• Mr Plunket is known for offering strong and sometimes controversial opinions for the purpose of generating discussions and debate.6 The regular guests on the Friday working group, Martyn Bradbury7 and Damien Grant,8 have similar profiles as outspoken and opinionated personalities.
  • The programme has an adult target audience. It is branded as ‘no-holds barred common sense talk’.9   
  • The word in question was not intended to be used on air, but was uttered after the host closed the segment immediately before going into a commercial break (see paragraph [1]).
  • The segment was broadcast between 2pm to 3pm, during the M classification timeband.10

[14]  While given its unacceptability, the use of the word may be outside audience expectations and may still cause offence, the word was aired inadvertently. The hosts, having realised it had been aired, acknowledged it when returning from the commercial break in the manner highlighted in paragraph [2] above.11 However, we do not consider this to be a clear apology. A reasonable listener is unlikely to have understood this to be an acknowledgment or an apology for the use of the word. On that basis, we agree the broadcast breached the good taste and decency standard.

[15]  In considering the severity of the conduct, the extent of the potential harm and whether the action taken by the broadcaster appropriately remedied the alleged harm,12 we are satisfied the action taken by the broadcaster was sufficient:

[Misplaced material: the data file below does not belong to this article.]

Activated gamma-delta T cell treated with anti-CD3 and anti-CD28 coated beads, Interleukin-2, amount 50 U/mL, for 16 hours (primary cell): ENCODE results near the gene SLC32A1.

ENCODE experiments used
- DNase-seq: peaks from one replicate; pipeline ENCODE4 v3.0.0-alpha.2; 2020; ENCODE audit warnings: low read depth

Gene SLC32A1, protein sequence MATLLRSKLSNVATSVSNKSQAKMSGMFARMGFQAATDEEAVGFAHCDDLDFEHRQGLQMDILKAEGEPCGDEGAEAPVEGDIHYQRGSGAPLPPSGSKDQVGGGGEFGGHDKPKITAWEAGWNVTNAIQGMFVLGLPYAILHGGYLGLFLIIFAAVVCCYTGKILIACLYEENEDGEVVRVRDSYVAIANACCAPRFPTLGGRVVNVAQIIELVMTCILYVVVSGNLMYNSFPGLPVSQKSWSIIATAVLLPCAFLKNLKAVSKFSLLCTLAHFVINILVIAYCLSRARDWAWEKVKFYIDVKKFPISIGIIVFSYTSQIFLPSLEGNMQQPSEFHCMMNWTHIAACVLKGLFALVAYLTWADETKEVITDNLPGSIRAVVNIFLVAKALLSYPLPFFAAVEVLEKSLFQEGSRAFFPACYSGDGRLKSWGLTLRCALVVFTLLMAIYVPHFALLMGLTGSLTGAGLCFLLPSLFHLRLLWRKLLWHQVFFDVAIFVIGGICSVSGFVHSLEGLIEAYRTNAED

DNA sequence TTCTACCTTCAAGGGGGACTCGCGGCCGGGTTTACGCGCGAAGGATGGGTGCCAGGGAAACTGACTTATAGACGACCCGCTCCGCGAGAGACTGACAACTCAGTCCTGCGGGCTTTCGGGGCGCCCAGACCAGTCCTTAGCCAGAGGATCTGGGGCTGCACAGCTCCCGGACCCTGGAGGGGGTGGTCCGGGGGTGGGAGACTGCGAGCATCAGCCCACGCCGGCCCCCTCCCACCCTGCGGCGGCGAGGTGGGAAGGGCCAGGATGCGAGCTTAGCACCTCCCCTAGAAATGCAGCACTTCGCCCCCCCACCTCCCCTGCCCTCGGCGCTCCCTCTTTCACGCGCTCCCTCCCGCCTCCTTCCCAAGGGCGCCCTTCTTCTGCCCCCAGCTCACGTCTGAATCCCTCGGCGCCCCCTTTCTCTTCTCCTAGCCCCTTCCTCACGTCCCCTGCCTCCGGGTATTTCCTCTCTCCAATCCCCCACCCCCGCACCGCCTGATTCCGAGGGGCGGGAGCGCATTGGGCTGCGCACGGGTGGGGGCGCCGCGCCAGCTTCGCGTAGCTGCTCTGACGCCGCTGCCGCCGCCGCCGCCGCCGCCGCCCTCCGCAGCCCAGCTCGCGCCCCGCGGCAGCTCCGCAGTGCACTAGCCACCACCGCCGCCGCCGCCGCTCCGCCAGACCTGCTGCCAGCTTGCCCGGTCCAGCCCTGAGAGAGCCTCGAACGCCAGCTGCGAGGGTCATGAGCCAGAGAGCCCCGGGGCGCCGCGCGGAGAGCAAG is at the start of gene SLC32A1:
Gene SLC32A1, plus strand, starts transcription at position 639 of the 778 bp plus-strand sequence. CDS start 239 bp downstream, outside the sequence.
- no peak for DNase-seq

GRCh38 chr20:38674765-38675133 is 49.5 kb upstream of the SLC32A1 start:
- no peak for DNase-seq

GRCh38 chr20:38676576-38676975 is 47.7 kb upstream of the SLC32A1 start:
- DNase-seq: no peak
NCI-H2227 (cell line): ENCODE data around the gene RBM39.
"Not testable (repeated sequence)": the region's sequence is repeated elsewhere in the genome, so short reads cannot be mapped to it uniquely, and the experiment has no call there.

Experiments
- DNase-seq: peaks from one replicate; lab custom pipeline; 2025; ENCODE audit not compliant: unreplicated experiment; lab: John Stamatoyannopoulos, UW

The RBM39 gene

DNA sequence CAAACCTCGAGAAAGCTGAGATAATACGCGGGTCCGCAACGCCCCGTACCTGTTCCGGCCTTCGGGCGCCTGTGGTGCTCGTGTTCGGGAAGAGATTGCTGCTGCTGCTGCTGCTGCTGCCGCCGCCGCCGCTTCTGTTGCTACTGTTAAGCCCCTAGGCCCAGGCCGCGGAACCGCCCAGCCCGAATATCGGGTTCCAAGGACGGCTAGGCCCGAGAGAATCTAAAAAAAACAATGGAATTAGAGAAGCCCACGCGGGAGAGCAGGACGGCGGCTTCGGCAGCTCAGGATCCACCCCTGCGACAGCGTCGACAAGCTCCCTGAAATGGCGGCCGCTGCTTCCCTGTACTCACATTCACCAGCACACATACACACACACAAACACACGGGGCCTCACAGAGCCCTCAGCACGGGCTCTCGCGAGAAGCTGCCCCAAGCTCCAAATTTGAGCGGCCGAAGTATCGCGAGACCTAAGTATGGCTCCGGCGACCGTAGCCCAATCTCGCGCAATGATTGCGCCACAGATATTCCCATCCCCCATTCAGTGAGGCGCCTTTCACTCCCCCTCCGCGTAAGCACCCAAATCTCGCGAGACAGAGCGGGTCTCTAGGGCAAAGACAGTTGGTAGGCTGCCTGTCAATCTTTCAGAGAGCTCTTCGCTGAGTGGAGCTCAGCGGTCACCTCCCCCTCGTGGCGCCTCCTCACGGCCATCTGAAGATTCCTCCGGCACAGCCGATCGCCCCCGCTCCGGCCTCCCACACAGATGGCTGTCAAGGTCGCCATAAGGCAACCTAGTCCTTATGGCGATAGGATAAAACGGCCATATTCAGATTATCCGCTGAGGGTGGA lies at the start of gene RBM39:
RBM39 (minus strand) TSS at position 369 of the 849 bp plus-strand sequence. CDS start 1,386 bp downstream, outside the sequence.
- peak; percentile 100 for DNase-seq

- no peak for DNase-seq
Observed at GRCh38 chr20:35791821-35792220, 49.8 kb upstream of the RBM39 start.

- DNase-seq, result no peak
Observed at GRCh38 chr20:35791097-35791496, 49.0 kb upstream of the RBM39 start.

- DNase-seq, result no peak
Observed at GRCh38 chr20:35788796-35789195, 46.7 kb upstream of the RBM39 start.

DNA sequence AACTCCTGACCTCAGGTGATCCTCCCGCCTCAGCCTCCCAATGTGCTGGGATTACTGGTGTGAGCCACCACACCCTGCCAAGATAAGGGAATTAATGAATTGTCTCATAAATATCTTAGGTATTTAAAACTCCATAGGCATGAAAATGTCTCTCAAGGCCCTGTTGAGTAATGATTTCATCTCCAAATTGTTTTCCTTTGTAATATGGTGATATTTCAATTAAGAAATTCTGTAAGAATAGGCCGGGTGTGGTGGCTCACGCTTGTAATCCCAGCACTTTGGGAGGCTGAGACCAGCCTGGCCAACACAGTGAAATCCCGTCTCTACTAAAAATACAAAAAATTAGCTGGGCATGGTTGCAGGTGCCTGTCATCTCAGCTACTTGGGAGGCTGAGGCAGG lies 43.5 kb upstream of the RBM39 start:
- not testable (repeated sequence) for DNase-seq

• The utterance was not intended to be said on air. The host had clearly announced the commercial break.
  • Despite the ambiguity of their comments regarding spilt tea, the hosts appeared to realise the word should not have been used on air.
  • The broadcaster upheld the complaint and apologised to the complainant.

[16]  Accordingly, we do not uphold Mr Cohen’s complaint that the action taken by the broadcaster after finding a breach of this aspect of the complaint, was insufficient.

Good taste and decency – reference to ‘camps’

[17]  The broadcast discusses ‘camps’ but not ‘prison camps’ (see paragraph [3]). There is a reference made by the hosts earlier in the segment (in relation to our closed borders during level 4 lockdown) that New Zealand was an ‘open air prison of 5 million’. However, this does not carry the connotations suggested by the complainant.